Nets can’t overcome Jayson Tatum’s monster night in Game 3 loss to Celtics

Kyrie Irving entered Friday concerned about racism and belligerence from the Boston crowd. It looks like the Nets should have been more worried about the anger and aggression the Celtics had in store...

Kyrie Irving entered Friday concerned about racism and belligerence from the Boston crowd. It looks like the Nets should have been more worried about the anger and aggression the Celtics had in store for them.

There was no spittle sprayed at Irving, and no shower of racism hurled at his Nets. Just aggressive physicality from the Celtics and raucous boos from the stands, neither of which the Nets could overcome in a 125-119 loss in Game 3 of this first-round playoff series.

Even with capacity limited to just one quarter normal, a sellout crowd of 4,789 made Irving’s first game in front of Celtics fans since his 2019 departure from Boston a bitter one.

The racial lines Irving spoke about earlier this week never got crossed. But the Nets did get the desperate, dangerous Celtics team Steve Nash had warned them about. The Nets coach proved prophetic.

“It’s the mental toughness of the group, the approach to the game,” Nash said of the key to the series. “You definitely never in the playoffs want to feel like you’ve arrived. You always are going to get a reaction from the losing team. The Celtics are a very capable team, coming to their home court, lots of playoff experience. We definitely need to have an even better performance in Game 3 to win.”

They got it from two-thirds of their Big 3.

James Harden had 41 points, 10 assists and seven rebounds, notching only the third 40-point night in team playoff history and tying a team playoff record with seven 3-pointers. Kevin Durant added 39 points and nine boards. They’re only the second teammates in Nets playoff history to both top 30 in a game — but it wasn’t enough.

Irving was far quieter than the crowd that booed his every touch, finishing with 16 points. He had just two in the first half as he was greeted with chants of, “Kyrie sucks” and “[Bleep] you Kyrie.”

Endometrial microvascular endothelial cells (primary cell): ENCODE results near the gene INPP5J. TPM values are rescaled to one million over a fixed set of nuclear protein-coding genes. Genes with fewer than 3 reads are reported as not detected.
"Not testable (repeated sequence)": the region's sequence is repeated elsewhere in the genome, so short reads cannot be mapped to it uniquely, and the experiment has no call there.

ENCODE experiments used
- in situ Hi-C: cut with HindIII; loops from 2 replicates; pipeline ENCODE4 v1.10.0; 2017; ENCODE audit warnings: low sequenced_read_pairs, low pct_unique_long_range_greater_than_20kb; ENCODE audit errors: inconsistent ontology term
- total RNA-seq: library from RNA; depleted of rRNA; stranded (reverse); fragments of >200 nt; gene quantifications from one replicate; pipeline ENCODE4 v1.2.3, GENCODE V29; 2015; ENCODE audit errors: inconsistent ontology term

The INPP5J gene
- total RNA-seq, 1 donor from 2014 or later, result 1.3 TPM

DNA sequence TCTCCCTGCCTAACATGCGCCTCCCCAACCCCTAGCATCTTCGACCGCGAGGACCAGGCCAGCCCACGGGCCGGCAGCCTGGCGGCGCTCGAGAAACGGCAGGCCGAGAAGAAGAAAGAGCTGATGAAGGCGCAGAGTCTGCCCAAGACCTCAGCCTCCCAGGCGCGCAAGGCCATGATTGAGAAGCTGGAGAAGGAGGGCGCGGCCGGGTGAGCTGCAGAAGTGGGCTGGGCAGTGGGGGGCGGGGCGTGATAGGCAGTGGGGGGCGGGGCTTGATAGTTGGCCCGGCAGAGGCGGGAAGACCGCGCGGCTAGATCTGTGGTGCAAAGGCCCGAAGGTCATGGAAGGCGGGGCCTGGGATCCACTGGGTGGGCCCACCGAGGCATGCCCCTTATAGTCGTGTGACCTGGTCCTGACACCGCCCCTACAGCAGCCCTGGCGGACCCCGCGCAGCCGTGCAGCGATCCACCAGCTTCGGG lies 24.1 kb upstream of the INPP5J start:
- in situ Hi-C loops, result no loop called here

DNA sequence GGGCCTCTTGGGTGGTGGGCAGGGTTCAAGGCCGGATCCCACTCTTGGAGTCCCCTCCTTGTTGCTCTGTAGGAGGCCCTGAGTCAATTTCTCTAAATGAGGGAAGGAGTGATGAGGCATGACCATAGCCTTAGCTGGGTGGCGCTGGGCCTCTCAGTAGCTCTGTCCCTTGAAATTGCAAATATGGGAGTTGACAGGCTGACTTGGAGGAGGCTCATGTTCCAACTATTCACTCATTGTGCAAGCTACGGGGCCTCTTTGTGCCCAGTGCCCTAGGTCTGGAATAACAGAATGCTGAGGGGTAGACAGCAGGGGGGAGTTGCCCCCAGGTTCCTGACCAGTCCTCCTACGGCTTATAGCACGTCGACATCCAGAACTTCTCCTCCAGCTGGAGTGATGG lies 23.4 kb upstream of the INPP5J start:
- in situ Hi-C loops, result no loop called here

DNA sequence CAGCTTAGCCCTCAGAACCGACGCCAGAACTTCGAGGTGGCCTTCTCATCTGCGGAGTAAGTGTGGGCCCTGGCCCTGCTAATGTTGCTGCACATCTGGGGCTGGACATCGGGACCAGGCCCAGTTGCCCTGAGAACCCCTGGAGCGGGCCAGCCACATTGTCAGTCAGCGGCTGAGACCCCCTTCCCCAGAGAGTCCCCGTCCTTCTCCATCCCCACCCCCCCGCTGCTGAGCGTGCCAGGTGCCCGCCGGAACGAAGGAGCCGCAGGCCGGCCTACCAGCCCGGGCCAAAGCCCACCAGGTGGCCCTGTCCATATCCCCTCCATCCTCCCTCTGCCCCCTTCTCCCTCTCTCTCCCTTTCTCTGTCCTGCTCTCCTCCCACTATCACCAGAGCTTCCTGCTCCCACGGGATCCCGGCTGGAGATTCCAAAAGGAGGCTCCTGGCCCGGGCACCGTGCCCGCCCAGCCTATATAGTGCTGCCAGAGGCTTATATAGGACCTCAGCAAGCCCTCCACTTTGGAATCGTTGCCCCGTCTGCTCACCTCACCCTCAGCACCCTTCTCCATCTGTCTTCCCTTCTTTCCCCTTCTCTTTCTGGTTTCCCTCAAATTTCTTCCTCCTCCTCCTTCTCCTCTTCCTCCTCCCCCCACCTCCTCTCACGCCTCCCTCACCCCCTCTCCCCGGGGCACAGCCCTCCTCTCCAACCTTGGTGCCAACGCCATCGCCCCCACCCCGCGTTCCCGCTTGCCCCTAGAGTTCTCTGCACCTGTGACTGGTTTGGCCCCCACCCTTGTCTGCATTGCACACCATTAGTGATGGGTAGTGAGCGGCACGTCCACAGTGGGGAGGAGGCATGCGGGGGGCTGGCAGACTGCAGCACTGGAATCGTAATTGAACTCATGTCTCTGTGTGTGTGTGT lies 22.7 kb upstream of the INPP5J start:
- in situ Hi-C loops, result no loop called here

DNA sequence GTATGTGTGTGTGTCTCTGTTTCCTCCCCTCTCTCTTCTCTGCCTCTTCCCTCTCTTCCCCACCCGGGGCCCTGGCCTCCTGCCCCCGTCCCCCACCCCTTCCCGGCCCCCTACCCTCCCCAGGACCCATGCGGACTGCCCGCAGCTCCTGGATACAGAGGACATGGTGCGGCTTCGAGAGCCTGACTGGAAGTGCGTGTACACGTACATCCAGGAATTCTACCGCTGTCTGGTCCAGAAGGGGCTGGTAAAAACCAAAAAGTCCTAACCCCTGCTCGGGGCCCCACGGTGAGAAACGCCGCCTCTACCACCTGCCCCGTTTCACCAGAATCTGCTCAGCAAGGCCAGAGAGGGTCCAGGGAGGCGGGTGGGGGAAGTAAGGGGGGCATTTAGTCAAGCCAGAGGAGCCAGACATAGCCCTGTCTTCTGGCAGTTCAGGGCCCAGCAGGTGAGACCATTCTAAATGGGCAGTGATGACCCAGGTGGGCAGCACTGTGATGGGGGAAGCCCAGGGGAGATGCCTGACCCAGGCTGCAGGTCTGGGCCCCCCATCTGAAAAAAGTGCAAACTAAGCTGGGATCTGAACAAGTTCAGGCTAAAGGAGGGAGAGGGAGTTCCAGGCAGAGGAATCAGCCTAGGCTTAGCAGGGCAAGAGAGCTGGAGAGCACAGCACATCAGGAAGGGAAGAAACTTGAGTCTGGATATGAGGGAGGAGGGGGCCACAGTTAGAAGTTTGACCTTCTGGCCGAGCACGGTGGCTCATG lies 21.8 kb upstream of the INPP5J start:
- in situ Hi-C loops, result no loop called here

Kyrie Irving is smothered by the Celtics defense during Game 3 on Friday night.
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The Nets coughed up a 17-2 spurt spanning the first and second quarters — part of an extended 36-15 Celtics run — and never led again.

Trailing by as many as 10, the Nets did pull even at 75-all with 5:23 left in the third on a pair of Durant free throws. But just 12 seconds later, Irving fouled Marcus Smart on a four-point play — amid chants of “[Bleep] you Kyrie!” — and the floodgates opened.

The Celtics blew the game open with a 21-4 run. By the time Jayson Tatum (game-high 50 points) capped it with a fadeaway, Boston led 96-79 and the fans were in a delirium. The clock read 58.5 seconds left in the third, but it was essentially over.

The Nets lead the first-round series 2-1, with Game 4 on Sunday. That game, which is slated to be played with the arena at near full capacity, could be even tougher now that Tatum — held to .281 shooting in Games 1 and 2 — finally has had his huge breakout.

“Yeah, he’s not going to shoot that way the entire series. He’s just too good a player,” Nash said. “We expect him to play better.”

Oh, he did. As did all the Celtics.

After the Nets hit six of their first seven shots — and 4-of-5 from deep — to take a 19-4 lead on a Joe Harris 3, Boston didn’t blink.

The Nets still led 32-23 before they coughed up a dozen unanswered points spanning the first and second quarter to fall behind by three.

Irving had just two points on 1-for-5 shooting at the break, with the Nets trailing 61-57. His jumper put them back ahead 73-72 midway through the third, but it didn’t last.

After Durant pulled them back even, the Nets imploded on both ends. They shot just 1-for-8 in the run and Boston hit 6-for-7. They never got closer than four the rest of the way.

“We’ve just got to come out, be professional and stay on task and not allow ourselves to look down the road or to feel like we’ve arrived,” Nash said. “We’ve got a lot of work to do. We’ve got to get better.

“We’re not just trying to win this series: We’re trying to improve every night. … Our nine rotation guys have played two games together. It’s something we’ve got to continue to build and take advantage of every night, not only for this series but for our team’s growth.”

This story originally appeared on: NyPost - Author:Brian Lewis

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